I don't blame her. She had just been handed over, out of the safe and familiar arms of her nanny, into the arms of 2 people she had never seen before, who looked different, smelled different, and seemed incredibly, eerily happy to see her! She is old enough to know that something important was happening, but still small enough that nobody seemed to have explained anything to her. What a scary and confusing situation this must have been for her!
Over the course of the next days, our daughter became more comfortable spending time with us, even seemed to enjoy our company. The initial hand-off from the nannies each day was always tear-filled though, and she was relieved to return to her familiar surroundings at the end of the day.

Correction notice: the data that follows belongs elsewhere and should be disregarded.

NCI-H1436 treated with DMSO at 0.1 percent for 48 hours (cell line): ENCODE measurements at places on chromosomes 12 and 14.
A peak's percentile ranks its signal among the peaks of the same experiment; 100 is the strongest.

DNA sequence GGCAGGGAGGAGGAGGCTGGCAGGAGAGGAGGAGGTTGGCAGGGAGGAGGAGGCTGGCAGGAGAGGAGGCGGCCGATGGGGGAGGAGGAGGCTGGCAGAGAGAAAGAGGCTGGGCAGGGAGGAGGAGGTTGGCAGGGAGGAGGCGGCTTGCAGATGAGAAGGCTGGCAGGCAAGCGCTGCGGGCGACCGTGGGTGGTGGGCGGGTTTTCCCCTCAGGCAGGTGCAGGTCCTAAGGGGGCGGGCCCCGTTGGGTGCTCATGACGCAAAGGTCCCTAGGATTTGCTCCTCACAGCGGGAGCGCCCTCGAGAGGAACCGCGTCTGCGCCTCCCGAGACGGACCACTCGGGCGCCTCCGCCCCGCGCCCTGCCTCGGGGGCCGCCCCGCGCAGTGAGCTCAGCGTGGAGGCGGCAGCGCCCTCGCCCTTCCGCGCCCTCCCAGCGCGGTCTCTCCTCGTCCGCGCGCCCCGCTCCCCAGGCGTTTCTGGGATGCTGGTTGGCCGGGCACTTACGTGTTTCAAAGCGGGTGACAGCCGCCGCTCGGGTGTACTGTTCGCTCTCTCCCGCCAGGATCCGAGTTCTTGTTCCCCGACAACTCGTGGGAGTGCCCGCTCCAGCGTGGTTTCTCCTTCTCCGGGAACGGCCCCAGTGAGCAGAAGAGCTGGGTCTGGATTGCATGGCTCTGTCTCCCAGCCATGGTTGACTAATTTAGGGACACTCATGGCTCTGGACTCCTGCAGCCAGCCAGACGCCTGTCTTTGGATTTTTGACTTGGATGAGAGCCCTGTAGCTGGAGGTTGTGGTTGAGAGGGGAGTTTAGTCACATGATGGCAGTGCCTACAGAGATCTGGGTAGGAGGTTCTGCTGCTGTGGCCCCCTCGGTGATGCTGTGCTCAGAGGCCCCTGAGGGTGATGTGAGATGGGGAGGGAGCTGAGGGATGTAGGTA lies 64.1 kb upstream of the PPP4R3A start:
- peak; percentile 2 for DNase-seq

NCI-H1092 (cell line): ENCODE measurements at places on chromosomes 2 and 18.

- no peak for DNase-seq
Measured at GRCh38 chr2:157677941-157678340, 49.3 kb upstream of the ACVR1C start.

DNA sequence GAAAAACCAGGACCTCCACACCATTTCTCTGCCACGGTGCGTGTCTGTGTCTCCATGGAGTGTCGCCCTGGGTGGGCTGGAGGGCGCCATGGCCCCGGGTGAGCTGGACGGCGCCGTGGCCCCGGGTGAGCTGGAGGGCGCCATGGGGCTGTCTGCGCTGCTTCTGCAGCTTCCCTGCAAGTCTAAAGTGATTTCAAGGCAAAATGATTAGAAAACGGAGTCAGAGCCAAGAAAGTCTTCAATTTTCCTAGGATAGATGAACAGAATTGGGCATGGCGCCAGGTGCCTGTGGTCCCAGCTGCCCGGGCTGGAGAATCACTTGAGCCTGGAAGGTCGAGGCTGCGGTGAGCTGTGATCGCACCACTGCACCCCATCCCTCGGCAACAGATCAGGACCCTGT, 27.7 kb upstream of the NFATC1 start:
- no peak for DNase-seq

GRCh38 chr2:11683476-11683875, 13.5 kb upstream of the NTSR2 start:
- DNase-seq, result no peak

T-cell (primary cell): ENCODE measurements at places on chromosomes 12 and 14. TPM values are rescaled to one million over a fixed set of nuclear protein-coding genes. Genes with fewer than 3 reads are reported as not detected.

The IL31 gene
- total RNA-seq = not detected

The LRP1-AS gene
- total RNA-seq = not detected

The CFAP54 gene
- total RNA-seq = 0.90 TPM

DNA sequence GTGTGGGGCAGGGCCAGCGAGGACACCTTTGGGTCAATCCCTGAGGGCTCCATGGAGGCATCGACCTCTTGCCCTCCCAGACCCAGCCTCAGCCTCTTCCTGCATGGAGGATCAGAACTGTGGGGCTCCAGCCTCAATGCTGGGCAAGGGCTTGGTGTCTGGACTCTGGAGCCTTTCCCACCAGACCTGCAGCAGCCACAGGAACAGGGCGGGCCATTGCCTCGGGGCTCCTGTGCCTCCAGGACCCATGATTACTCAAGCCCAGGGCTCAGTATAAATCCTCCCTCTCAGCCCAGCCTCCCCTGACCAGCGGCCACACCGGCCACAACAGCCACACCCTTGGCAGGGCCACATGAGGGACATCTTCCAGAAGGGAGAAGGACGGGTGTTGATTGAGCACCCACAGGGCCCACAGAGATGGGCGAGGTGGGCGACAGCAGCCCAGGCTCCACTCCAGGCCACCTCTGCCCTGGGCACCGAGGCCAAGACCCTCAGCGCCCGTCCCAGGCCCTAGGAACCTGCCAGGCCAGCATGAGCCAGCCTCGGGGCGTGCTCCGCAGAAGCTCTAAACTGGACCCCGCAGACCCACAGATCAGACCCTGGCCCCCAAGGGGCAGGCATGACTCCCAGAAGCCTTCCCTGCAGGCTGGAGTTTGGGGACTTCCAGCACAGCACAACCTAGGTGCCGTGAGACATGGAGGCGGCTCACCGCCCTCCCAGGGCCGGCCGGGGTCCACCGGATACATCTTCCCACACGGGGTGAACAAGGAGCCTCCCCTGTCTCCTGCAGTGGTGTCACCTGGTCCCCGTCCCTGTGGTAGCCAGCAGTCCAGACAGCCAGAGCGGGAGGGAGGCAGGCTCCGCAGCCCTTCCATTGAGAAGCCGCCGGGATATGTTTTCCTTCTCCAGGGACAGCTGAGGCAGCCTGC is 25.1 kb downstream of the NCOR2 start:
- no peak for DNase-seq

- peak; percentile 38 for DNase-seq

Our daughter has known enormous loss and pain in the two years of her life. We are choosing to keep her story private, so that she can choose whether (and with whom) she wants to share it when she is older. I can tell you though that our joy of welcoming our daughter into our family is preceded by a situation of both tragedy and brokenness. She has lost her first mother, and we have the honor and privilege to be her second family, her forever family.
Our daughter has spent more than half of her life in orphanages, and has been moved at least 3 times, each time with different caretakers. She was lucky: the institutions she has lived in are clean, and the nannies are attentive and loving. We are SO thankful for the love and care her nannies have provided her with. It is clear, seeing how she interacts with them, that our daughter is well attached to her nannies, and this attachment is a precious gift. This attachment means that she will be able to attach to us, once she has grieved the loss of her beloved nannies. That's right. Our daughter will need to grieve - again.